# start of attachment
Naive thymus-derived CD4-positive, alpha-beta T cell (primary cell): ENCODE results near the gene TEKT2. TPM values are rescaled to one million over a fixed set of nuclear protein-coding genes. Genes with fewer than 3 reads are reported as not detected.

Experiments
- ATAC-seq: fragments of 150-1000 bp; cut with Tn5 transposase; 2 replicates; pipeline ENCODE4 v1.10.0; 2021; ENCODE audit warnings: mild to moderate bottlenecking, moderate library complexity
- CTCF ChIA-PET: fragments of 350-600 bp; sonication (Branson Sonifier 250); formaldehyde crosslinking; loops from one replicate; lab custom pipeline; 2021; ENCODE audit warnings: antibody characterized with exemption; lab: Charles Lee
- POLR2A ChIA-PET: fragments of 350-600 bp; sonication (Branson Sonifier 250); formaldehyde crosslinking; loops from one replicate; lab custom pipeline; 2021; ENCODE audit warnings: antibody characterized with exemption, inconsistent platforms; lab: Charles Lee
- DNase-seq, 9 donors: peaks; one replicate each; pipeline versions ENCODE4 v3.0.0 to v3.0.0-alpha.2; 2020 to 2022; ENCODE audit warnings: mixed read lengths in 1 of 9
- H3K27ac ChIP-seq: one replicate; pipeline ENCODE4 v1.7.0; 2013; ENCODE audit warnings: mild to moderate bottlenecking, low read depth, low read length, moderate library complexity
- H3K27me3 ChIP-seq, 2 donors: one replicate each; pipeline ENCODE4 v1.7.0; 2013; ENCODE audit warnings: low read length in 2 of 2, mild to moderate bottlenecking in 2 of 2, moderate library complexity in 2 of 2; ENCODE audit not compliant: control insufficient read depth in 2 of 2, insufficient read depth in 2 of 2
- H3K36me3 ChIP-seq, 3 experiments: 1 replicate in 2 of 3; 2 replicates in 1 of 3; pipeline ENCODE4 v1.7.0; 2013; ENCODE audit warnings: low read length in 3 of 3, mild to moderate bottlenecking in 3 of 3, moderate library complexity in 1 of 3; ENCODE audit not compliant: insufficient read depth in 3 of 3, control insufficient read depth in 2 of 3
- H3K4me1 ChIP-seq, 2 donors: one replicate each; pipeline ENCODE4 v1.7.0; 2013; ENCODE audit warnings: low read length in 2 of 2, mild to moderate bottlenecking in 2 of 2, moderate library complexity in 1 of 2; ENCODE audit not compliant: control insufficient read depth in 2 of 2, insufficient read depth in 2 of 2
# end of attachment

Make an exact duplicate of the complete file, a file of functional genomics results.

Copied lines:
Naive thymus-derived CD4-positive, alpha-beta T cell (primary cell): ENCODE results near the gene TEKT2. TPM values are rescaled to one million over a fixed set of nuclear protein-coding genes. Genes with fewer than 3 reads are reported as not detected.

Experiments
- ATAC-seq: fragments of 150-1000 bp; cut with Tn5 transposase; 2 replicates; pipeline ENCODE4 v1.10.0; 2021; ENCODE audit warnings: mild to moderate bottlenecking, moderate library complexity
- CTCF ChIA-PET: fragments of 350-600 bp; sonication (Branson Sonifier 250); formaldehyde crosslinking; loops from one replicate; lab custom pipeline; 2021; ENCODE audit warnings: antibody characterized with exemption; lab: Charles Lee
- POLR2A ChIA-PET: fragments of 350-600 bp; sonication (Branson Sonifier 250); formaldehyde crosslinking; loops from one replicate; lab custom pipeline; 2021; ENCODE audit warnings: antibody characterized with exemption, inconsistent platforms; lab: Charles Lee
- DNase-seq, 9 donors: peaks; one replicate each; pipeline versions ENCODE4 v3.0.0 to v3.0.0-alpha.2; 2020 to 2022; ENCODE audit warnings: mixed read lengths in 1 of 9
- H3K27ac ChIP-seq: one replicate; pipeline ENCODE4 v1.7.0; 2013; ENCODE audit warnings: mild to moderate bottlenecking, low read depth, low read length, moderate library complexity
- H3K27me3 ChIP-seq, 2 donors: one replicate each; pipeline ENCODE4 v1.7.0; 2013; ENCODE audit warnings: low read length in 2 of 2, mild to moderate bottlenecking in 2 of 2, moderate library complexity in 2 of 2; ENCODE audit not compliant: control insufficient read depth in 2 of 2, insufficient read depth in 2 of 2
- H3K36me3 ChIP-seq, 3 experiments: 1 replicate in 2 of 3; 2 replicates in 1 of 3; pipeline ENCODE4 v1.7.0; 2013; ENCODE audit warnings: low read length in 3 of 3, mild to moderate bottlenecking in 3 of 3, moderate library complexity in 1 of 3; ENCODE audit not compliant: insufficient read depth in 3 of 3, control insufficient read depth in 2 of 3
- H3K4me1 ChIP-seq, 2 donors: one replicate each; pipeline ENCODE4 v1.7.0; 2013; ENCODE audit warnings: low read length in 2 of 2, mild to moderate bottlenecking in 2 of 2, moderate library complexity in 1 of 2; ENCODE audit not compliant: control insufficient read depth in 2 of 2, insufficient read depth in 2 of 2